Perhaps the earliest kind of feedback loop we’ve ever been introduced to is our mother calling us by our first names – that’s the universal signal for knowing you’re in trouble.
Give it a few years and it’s a report card with your teacher’s scrawl on the back: needs improvement, or some other unsatisfactory remark. Then it’s high school – the cesspool of solicited and unsolicited comments – and on and on it goes into adult life.
Even online we seek to recreate this social environment because ultimately it is part of communicating and of building relationships. When you buy something and keep buying it, it’s a positive feedback to the product builder that they’re doing something right. Even rating restaurants by stars on Yelp is feedback, and so is replying to someone on Twitter that the Game of Thrones season finale was #sogood.
The simplicity of being social
In social media, the process of the feedback loop is even made more transparent because people are conversing in real time. For example, a customer tweets about dining at Taco Bell. The restaurant becomes aware through tagging or monitoring @mentions of their name and can instantly ask what they had. The customer can then reply back with feedback, and the cycle repeats itself, in other instances or with other customers.
Feedback loops are critical in the way we do business, and brand especially place a high value on what consumers think, feel, and say. If you have enough resources, an abstract comment can be recorded, quantified, and studied, so that brands can improve upon their engagement, having a glimpse into consumer insight and behavior.
These days social media platforms have become important vehicles and tools to drive effective campaigns. Corporations and entrepreneurs alike use it to build loyalty and provide value to their audience. It’s all about honing and shaping your feedback loop into something that will influence more responses.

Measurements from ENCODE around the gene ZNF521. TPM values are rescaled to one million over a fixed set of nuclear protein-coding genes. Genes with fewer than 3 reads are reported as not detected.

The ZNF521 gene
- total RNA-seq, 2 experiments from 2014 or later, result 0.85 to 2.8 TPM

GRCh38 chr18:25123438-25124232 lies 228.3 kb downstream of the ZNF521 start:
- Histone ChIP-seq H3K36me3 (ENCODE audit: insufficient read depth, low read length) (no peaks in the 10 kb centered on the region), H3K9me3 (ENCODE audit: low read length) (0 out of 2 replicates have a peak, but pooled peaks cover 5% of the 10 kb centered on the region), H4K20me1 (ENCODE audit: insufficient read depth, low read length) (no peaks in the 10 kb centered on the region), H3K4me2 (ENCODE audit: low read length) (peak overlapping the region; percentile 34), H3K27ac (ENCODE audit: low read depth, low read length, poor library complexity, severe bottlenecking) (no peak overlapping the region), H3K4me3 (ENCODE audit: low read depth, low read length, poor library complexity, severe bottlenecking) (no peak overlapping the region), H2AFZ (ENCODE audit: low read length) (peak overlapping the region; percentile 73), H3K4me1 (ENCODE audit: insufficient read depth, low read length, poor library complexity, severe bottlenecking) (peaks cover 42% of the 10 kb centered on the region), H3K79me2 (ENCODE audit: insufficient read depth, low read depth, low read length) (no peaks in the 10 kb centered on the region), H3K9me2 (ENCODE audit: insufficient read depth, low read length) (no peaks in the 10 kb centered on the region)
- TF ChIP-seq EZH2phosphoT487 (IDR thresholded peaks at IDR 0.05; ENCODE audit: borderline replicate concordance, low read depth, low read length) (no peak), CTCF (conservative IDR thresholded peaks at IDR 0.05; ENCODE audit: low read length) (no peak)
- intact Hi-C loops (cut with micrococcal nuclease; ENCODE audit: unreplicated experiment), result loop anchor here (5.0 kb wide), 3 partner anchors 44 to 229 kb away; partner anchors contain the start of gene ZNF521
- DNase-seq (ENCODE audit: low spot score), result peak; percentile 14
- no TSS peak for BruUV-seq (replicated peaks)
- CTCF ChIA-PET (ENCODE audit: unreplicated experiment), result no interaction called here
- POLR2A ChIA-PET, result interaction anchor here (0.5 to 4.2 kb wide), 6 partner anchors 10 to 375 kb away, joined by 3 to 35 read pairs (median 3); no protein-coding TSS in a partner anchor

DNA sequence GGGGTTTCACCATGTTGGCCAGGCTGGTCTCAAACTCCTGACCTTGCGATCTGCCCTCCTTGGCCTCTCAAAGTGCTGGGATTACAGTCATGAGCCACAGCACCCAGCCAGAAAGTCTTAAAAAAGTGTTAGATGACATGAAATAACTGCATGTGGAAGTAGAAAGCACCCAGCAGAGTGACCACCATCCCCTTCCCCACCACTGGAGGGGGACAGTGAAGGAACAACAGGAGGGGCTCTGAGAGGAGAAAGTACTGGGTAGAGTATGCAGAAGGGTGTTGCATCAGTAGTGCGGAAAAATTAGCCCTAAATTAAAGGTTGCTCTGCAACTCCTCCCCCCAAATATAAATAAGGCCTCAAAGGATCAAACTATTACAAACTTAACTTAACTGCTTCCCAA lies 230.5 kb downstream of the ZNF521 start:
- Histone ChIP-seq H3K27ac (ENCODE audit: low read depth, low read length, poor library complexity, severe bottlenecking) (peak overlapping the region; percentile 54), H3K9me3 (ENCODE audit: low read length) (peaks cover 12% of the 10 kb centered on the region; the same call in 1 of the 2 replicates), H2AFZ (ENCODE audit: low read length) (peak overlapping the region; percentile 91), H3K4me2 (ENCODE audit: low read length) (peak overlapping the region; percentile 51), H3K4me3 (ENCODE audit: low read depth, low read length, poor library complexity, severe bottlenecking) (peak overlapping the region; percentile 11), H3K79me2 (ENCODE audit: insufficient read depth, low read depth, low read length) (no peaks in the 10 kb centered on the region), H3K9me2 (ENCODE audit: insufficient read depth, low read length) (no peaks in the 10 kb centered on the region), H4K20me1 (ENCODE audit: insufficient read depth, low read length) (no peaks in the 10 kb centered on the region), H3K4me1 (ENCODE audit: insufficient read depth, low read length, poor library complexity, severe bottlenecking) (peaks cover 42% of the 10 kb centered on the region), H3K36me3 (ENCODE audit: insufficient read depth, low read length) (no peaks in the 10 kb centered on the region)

Go where your people are
By now, businesses should be aware that every kind of social platform exists for different purposes and audiences. You can choose to be present in all of them, but it doesn’t mean that your marketing and advertising strategy should be the same.
To illustrate: Facebook has a markedly different active demographic than Instagram, despite being owned by the same company. For one, Facebook is more inundated now by a more mature audience, people who have families and who have no qualms about sharing baby photos, camping trips, children’s recitals, etc. Instagram, on the other hand, is the more preferred medium now by teens who talk about fashion, music, TV shows, etc. If you engage both audiences with the same strategy, chances are, you’ll be alienating one of them, wasting time and resources.
One must look for patterns of consumer behavior, and see how they interact with one another across various digital spaces. Some people might prefer Pinterest because you can just pin photos of your favorite actors and collect them all in a board without having to say anything. Others will flock to MobioINsider, another platform used by social media stars and celebrities, where fans can actually talk to their idols and ask questions. Some might be more than willing to upload videos of themselves on YouTube, complete with a studio setup, singing the latest pop covers. Others will prefer to make a six-second video loop of a cat falling asleep and upload it to Vine instead.
Be human and open, but don’t forget your blind spots
The thing is to be there where your target market is. But that’s not the only thing.
One must also be prepared to hear the bad with the good. Opening yourself up for feedback means you are interested in what your audience has to say about you, and having enough thick skin to bear the displeasure of that one customer from that one unfortunate incident. Or, there might not even be a reason for the bad feedback – this is the internet, after all.
Remember what Roberto Bolaño wrote in The Insufferable Gaucho: “If you’re going to say what you want to say, you’re going to hear what you don’t want to hear.” Opening the feedback loop in the age of social media is exactly just that.
This article may include forward-looking statements. These forward-looking statements generally are identified by the words “believe,” “project,” “estimate,” “become,” “plan,” “will,” and similar expressions. These forward-looking statements involve known and unknown risks as well as uncertainties, including those discussed in the following cautionary statements and elsewhere in this article and on this site. Although the Company may believe that its expectations are based on reasonable assumptions, the actual results that the Company may achieve may differ materially from any forward-looking statements, which reflect the opinions of the management of the Company only as of the date hereof. Additionally, please make sure to read these important disclosures.
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